Andrew Fernando is ESPNcricinfo's Sri Lanka correspondent; Brydon Coverdale is an assistant editor at ESPNcricinfo

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© ESPN Sports Media Ltd.

Posted by warneneverchuck on (December 27, 2012, 22:28 GMT)

This tram plays well neither on flat tracks nor on green wickets.

Posted by ozziespirit on (December 27, 2012, 22:27 GMT)

Another useful innings from Clarke, even though the Sri Lankan attack was gutless and tired, and this MCG pitch is very flat and bouncy. Clarke is the man again for us. We will have to bowl well second innings as this wrecked Sri Lankan batting line up is due a big score soon. Lyon probably can't be relied on to do anything other than tie up an end at 3 an over, but we can hope.

Posted by Chris_P on (December 27, 2012, 21:42 GMT)

@ landl47, Probably a good take on it. Mahela also has had his troubles in Australia so probably didn't want the extra pressure of captaincy while he prepared for his own challenges.

Posted by landl47 on (December 27, 2012, 18:36 GMT)

Just an observation, but the two captains are symbolic of the difference between the two sides. Clarke is loving every minute of it, smiling, having fun, relishing his role as leader. You'd need heavy machinery to get him off the pitch, not just a mere hamstring pull. Mahela looks as though he'd rather be anywhere than playing at the moment. People forget that he didn't want to be captain and only took it on when Dilshan flopped and Sanga didn't want the job back. He'll be happy and relieved to relniquish the role and hopefully will enjoy what's left of his career more. Both great players, but Clarke is where he wants to be and Mahela isn't.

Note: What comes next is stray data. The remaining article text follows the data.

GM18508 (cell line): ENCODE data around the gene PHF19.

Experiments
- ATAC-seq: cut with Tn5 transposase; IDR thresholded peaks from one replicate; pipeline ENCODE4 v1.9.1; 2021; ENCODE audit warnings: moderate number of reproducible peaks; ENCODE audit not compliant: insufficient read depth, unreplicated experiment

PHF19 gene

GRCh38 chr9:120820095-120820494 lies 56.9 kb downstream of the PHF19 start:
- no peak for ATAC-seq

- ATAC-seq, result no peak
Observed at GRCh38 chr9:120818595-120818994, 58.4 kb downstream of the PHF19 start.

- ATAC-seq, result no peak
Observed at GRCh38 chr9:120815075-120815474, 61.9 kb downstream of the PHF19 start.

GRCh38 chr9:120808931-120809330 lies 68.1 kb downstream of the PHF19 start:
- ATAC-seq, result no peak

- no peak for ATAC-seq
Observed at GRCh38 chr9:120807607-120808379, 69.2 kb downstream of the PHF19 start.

Posted by Htc-Baseball on (December 27, 2012, 13:51 GMT)

@matchfixerpkn: Herath is actually better than Rhodes because he has taken similar catches before, but he doesn't get enough recognition, he is actually better fielder than the modern day Raina's umar akmal's etc

Posted by   on (December 27, 2012, 10:04 GMT)

Herath took another amazing catch earlier this year off a Matthew Wade shot that would've been six or close.

Posted by Beertjie on (December 27, 2012, 10:00 GMT)

If Oz wins, will Siddle be rotated. Surely Bird needs the opportunities that would have been afforded Hilfenhaus?

Posted by 777aditya on (December 27, 2012, 9:59 GMT)

@ Andross - you got it all wrong mate - it was a superb catch 'by Herath's standards' - he is both vertically challenged and not as agile as Wade. Trust me, he will never take a catch like that ever again!

Posted by JimDavis on (December 27, 2012, 9:57 GMT)

We love Siddle 'cause he's a vegetarian! We love Siddle 'cause he's a vegetarian! We love Siddle 'cause he's a vegetarian!

Posted by Andross on (December 27, 2012, 9:16 GMT)

I don't know so much about Herath's catch, it was certainly a good catch, but he made it look far more difficult that he had to. I think catches like McGrath's or even Wade's yesterday, where they sprint for it and still only get it at full stretch are better... but kudos none the less.

@James Hiller, yeah, but if thats the case, why not be honest about it and say that?

Posted by matchfixerpkn on (December 27, 2012, 9:05 GMT)

no some fans will say he is better than jonty rodes :)

Posted by Chris_P on (December 27, 2012, 8:50 GMT)

That was a good'un by Herath.

Posted by disco_bob on (December 27, 2012, 8:35 GMT)

Herath's catch certainly was a delight to see and deserves a tip of the hat.

Posted by   on (December 27, 2012, 8:33 GMT)

if johnson scores 100 and takes wickets in the second innings will he still be rested or rotated after one match.?? that said i understand why the selectors want to trial bowlers for english conditions . a mcgrath clone like bird could be useful..